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The Scicurious Brain

The Scicurious Brain

The Good, Bad, and Weird in Physiology and Neuroscience

IgNobel Prize winner in Acoustics: The SpeechJammer. The shut up machine for the passive aggressive.

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This year’s IgNobel prize in Acoustics went to Kruihara and Tsukada, of Japan, for an invention straight out of a sci fi movie: The SpeechJammer.

(clip from Spaceballs: we’ve been Jammed!)

Have you ever had to listen to someone who just won’t. Shut. Up. Have you ever been stuck in a library or on the quiet car of a train, giving passive aggressive dirty looks to talkative passerby? Well suffer no more from lack of silence! This speechjammer will solve all of your problems, using the power of SCIENCE.

(Also comes in handheld!)

How does it work? How do you stop other people from talking without going “SHH!”. What you need is delayed auditory feedback. When we speak, we not only generate sound, but we rely on auditory feedback to make sure that what we are saying is coming out right. If we suffer problems with auditory feedback, such as a very short delay between the production of speech and hearing it, we will begin to stutter and eventually come to a stop.

So all you have to do if you want to shut someone up is induce some delayed auditory feedback. The designers of this device invented a microphone hooked up to a speaker, aimed at the person chattering (in the portable version, this looks a lot like those guns they use to track whether or not you’re speeding on the highway). The microphone records the chatter and induces a small delay (which you can control, depending on the distance from your target, so you get the maximal interference), and then plays your own voice back at you.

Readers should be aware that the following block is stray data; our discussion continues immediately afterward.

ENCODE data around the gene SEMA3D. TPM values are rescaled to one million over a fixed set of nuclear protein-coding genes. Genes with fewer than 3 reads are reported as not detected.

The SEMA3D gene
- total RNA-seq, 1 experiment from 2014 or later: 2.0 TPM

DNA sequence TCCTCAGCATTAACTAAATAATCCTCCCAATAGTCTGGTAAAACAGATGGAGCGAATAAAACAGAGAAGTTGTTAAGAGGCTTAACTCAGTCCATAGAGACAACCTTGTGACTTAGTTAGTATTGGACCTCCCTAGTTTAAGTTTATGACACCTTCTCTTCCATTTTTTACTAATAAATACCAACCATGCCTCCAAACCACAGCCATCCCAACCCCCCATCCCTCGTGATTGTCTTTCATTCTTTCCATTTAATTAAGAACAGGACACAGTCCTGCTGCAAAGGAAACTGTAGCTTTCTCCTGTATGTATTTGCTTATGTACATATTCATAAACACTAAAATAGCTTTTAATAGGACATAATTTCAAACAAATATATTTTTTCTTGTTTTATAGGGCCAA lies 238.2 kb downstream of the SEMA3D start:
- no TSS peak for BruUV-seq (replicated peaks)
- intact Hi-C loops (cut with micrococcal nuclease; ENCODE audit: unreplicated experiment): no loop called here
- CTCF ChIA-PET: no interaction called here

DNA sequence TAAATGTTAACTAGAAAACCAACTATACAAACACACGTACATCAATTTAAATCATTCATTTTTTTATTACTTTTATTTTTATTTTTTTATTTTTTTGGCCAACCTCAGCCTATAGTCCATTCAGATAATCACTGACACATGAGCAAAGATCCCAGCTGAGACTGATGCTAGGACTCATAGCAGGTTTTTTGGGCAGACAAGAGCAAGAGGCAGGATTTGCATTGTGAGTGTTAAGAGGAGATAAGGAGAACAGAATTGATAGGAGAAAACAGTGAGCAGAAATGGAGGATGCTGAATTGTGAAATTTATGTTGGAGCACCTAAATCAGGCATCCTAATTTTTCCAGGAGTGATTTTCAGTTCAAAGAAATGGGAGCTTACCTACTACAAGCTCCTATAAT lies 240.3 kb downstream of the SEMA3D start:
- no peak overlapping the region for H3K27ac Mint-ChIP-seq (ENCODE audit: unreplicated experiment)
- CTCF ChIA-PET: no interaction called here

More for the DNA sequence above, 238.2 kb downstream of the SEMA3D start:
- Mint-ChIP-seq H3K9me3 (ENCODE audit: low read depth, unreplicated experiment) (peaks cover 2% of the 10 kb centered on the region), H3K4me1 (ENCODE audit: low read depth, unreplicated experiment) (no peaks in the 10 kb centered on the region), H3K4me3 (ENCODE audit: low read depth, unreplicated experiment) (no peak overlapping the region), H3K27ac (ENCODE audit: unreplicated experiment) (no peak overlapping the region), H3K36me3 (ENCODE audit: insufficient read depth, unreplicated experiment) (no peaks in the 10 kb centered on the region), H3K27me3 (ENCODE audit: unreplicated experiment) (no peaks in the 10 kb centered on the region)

They even let me test it! And I have to say it's a very disconcerting experience. As one of the authors noted, we really don't like the sound of our own voice talking over us.

So what would be use of such a device? Well, apart from the obvious uses by passive aggressive people in quiet spaces, the author propose a potential use for helping to moderate things like group debate. When you need someone to shut up and given someone else a turn, you can turn the SpeechJammer on them and watch them lapse into silence. The psychological effects of the SpeechJammer on the person who want quiet should be pretty positive. But the psychological effects on those made to shut remains to be seen.

The views expressed are those of the author and are not necessarily those of Scientific American.

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